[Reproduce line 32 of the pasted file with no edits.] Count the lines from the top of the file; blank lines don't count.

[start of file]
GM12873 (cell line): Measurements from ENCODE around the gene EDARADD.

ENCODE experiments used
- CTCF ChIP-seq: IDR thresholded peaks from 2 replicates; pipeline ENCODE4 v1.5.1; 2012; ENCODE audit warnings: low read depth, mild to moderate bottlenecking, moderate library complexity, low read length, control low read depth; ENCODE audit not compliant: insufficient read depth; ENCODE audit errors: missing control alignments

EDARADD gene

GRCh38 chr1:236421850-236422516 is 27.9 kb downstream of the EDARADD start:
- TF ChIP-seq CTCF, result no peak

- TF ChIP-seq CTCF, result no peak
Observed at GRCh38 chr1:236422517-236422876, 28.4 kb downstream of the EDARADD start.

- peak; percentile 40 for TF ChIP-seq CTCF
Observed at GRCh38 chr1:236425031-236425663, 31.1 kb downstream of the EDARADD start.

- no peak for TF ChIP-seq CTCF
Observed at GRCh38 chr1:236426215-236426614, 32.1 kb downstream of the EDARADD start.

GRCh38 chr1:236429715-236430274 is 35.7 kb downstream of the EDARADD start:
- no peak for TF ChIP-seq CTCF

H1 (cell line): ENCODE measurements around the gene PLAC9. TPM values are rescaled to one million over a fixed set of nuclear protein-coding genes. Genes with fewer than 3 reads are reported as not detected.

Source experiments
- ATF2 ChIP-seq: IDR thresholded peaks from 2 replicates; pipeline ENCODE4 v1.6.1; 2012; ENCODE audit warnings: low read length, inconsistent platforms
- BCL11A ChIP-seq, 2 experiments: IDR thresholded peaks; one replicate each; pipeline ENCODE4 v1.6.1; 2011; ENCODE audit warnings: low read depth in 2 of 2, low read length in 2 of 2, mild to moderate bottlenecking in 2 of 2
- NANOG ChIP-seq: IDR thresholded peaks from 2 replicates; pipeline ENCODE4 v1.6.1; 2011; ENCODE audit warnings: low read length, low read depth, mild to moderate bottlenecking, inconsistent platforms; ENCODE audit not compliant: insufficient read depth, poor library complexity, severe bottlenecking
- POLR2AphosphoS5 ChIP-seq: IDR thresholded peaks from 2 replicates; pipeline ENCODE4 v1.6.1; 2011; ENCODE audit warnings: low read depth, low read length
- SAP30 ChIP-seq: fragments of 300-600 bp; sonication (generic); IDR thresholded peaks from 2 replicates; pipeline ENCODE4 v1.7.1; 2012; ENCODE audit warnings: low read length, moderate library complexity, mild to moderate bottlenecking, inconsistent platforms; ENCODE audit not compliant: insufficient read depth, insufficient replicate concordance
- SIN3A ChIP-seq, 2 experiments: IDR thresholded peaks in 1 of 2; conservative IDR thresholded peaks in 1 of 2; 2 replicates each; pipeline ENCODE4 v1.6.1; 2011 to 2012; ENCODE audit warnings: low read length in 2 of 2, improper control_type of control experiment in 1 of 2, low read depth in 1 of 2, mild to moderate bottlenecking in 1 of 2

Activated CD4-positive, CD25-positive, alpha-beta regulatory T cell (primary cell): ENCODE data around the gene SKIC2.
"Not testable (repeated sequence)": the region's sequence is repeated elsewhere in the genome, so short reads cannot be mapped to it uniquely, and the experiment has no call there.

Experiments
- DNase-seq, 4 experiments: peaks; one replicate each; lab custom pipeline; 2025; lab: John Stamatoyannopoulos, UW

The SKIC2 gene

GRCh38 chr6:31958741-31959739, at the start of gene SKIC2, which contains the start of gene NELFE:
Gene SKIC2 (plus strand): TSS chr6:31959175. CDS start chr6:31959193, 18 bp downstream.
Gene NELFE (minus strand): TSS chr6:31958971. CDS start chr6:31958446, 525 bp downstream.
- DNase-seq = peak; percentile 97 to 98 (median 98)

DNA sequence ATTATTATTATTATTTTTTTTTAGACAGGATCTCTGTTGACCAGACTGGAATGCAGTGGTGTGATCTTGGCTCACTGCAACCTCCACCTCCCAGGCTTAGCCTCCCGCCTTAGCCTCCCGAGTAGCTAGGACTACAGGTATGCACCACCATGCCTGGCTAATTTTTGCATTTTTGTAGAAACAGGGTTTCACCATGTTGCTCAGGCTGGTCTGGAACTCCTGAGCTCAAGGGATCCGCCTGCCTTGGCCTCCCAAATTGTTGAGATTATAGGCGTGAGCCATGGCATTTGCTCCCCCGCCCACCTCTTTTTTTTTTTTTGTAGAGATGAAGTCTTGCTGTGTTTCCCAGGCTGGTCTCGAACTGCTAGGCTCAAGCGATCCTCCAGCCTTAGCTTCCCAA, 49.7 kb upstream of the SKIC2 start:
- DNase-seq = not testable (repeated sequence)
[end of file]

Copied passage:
DNA sequence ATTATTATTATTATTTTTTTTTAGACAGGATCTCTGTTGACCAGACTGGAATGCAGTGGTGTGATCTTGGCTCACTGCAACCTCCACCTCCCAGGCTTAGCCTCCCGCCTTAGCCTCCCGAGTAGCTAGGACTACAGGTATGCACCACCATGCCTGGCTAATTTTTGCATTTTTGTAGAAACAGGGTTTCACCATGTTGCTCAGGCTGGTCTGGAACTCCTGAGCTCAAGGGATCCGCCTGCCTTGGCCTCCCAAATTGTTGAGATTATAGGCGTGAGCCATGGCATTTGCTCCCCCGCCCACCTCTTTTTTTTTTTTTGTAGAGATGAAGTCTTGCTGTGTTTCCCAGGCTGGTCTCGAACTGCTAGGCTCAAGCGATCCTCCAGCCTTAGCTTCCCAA, 49.7 kb upstream of the SKIC2 start: